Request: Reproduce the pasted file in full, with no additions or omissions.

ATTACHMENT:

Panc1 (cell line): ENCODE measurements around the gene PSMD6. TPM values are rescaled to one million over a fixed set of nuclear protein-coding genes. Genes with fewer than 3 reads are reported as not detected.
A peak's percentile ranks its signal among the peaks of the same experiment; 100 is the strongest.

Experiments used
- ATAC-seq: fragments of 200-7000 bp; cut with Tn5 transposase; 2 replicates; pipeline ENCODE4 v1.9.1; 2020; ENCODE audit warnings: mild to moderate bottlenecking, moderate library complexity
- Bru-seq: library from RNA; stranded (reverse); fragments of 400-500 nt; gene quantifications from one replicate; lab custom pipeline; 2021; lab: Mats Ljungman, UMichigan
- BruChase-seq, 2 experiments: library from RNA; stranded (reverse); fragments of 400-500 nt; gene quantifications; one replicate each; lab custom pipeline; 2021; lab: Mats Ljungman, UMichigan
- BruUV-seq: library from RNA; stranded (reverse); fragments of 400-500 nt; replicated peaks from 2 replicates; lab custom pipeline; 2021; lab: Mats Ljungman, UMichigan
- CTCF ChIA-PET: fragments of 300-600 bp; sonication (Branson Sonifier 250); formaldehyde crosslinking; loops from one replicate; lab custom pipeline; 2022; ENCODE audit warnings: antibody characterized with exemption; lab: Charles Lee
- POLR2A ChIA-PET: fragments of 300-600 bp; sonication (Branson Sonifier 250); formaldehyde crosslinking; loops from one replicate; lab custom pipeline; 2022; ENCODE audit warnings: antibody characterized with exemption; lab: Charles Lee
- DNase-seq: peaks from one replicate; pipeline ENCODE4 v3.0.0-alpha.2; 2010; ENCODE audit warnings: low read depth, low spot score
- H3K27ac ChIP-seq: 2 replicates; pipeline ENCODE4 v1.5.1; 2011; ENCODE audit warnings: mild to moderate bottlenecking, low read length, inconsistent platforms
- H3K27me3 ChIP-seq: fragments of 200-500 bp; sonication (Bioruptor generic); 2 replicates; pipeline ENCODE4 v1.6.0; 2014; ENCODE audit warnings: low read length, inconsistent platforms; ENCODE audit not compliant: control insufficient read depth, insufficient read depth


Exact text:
Panc1 (cell line): ENCODE measurements around the gene PSMD6. TPM values are rescaled to one million over a fixed set of nuclear protein-coding genes. Genes with fewer than 3 reads are reported as not detected.
A peak's percentile ranks its signal among the peaks of the same experiment; 100 is the strongest.

Experiments used
- ATAC-seq: fragments of 200-7000 bp; cut with Tn5 transposase; 2 replicates; pipeline ENCODE4 v1.9.1; 2020; ENCODE audit warnings: mild to moderate bottlenecking, moderate library complexity
- Bru-seq: library from RNA; stranded (reverse); fragments of 400-500 nt; gene quantifications from one replicate; lab custom pipeline; 2021; lab: Mats Ljungman, UMichigan
- BruChase-seq, 2 experiments: library from RNA; stranded (reverse); fragments of 400-500 nt; gene quantifications; one replicate each; lab custom pipeline; 2021; lab: Mats Ljungman, UMichigan
- BruUV-seq: library from RNA; stranded (reverse); fragments of 400-500 nt; replicated peaks from 2 replicates; lab custom pipeline; 2021; lab: Mats Ljungman, UMichigan
- CTCF ChIA-PET: fragments of 300-600 bp; sonication (Branson Sonifier 250); formaldehyde crosslinking; loops from one replicate; lab custom pipeline; 2022; ENCODE audit warnings: antibody characterized with exemption; lab: Charles Lee
- POLR2A ChIA-PET: fragments of 300-600 bp; sonication (Branson Sonifier 250); formaldehyde crosslinking; loops from one replicate; lab custom pipeline; 2022; ENCODE audit warnings: antibody characterized with exemption; lab: Charles Lee
- DNase-seq: peaks from one replicate; pipeline ENCODE4 v3.0.0-alpha.2; 2010; ENCODE audit warnings: low read depth, low spot score
- H3K27ac ChIP-seq: 2 replicates; pipeline ENCODE4 v1.5.1; 2011; ENCODE audit warnings: mild to moderate bottlenecking, low read length, inconsistent platforms
- H3K27me3 ChIP-seq: fragments of 200-500 bp; sonication (Bioruptor generic); 2 replicates; pipeline ENCODE4 v1.6.0; 2014; ENCODE audit warnings: low read length, inconsistent platforms; ENCODE audit not compliant: control insufficient read depth, insufficient read depth